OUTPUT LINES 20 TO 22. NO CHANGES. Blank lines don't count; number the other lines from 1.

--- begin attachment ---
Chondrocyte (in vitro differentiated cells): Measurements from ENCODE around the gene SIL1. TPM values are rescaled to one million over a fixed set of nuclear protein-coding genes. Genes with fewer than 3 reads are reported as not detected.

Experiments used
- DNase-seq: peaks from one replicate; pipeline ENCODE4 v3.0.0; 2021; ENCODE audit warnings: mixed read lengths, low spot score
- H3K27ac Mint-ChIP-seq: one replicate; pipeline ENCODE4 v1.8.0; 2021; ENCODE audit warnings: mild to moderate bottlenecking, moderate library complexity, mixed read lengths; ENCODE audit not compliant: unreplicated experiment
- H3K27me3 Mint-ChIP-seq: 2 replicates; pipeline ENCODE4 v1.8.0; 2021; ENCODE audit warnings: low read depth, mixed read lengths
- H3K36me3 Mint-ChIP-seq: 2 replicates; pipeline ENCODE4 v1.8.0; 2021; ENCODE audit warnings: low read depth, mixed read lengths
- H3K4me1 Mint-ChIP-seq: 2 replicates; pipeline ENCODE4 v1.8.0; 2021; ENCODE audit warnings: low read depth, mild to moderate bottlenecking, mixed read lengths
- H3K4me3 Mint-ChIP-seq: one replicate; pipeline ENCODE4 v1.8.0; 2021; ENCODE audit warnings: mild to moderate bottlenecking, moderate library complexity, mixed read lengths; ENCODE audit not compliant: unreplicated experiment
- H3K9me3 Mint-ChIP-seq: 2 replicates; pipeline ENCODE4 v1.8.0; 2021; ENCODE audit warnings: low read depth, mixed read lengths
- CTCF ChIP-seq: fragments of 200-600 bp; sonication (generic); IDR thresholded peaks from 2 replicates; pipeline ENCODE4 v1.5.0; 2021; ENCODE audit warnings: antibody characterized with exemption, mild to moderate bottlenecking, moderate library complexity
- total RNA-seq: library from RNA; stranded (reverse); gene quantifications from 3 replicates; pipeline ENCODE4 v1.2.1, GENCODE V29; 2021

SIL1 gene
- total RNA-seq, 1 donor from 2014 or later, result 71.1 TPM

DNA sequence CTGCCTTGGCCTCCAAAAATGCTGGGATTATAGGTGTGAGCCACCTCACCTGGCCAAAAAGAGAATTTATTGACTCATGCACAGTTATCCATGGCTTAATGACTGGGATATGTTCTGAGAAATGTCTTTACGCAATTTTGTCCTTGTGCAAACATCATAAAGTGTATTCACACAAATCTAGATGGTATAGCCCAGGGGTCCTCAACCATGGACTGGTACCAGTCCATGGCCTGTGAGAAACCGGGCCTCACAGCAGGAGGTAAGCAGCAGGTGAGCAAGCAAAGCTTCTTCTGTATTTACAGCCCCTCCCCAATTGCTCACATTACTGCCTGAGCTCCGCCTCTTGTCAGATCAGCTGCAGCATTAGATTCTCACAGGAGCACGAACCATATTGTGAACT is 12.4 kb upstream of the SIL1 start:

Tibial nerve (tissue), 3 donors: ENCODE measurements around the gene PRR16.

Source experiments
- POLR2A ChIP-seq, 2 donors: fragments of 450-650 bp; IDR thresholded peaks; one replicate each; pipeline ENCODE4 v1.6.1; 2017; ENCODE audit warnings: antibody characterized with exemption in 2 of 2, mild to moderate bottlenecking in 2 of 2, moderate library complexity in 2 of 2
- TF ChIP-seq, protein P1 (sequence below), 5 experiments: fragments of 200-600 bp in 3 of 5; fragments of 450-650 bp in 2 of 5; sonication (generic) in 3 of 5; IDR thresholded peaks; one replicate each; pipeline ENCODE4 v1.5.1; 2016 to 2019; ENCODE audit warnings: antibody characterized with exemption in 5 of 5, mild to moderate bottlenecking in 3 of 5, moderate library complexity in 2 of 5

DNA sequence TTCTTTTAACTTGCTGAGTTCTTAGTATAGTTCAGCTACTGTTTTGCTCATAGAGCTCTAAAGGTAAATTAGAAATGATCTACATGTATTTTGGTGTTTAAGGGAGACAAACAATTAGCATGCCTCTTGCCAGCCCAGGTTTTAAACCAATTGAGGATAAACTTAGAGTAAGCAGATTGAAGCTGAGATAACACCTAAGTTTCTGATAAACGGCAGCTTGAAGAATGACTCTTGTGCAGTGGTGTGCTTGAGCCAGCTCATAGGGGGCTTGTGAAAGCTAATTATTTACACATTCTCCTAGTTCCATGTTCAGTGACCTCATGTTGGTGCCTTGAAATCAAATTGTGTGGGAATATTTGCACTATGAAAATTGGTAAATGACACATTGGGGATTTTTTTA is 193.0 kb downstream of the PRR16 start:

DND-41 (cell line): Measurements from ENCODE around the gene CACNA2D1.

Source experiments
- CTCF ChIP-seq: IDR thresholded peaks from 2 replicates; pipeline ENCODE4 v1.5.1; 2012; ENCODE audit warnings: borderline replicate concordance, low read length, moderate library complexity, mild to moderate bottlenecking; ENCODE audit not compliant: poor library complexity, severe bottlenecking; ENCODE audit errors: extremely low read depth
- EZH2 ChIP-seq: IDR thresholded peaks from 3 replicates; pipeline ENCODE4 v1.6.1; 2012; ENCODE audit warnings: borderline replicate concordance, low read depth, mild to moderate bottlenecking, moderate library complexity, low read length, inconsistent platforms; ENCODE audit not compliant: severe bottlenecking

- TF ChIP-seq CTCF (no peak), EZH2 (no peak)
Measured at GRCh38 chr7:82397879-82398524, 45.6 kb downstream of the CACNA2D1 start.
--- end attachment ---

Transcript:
DND-41 (cell line): Measurements from ENCODE around the gene CACNA2D1.

Source experiments
- CTCF ChIP-seq: IDR thresholded peaks from 2 replicates; pipeline ENCODE4 v1.5.1; 2012; ENCODE audit warnings: borderline replicate concordance, low read length, moderate library complexity, mild to moderate bottlenecking; ENCODE audit not compliant: poor library complexity, severe bottlenecking; ENCODE audit errors: extremely low read depth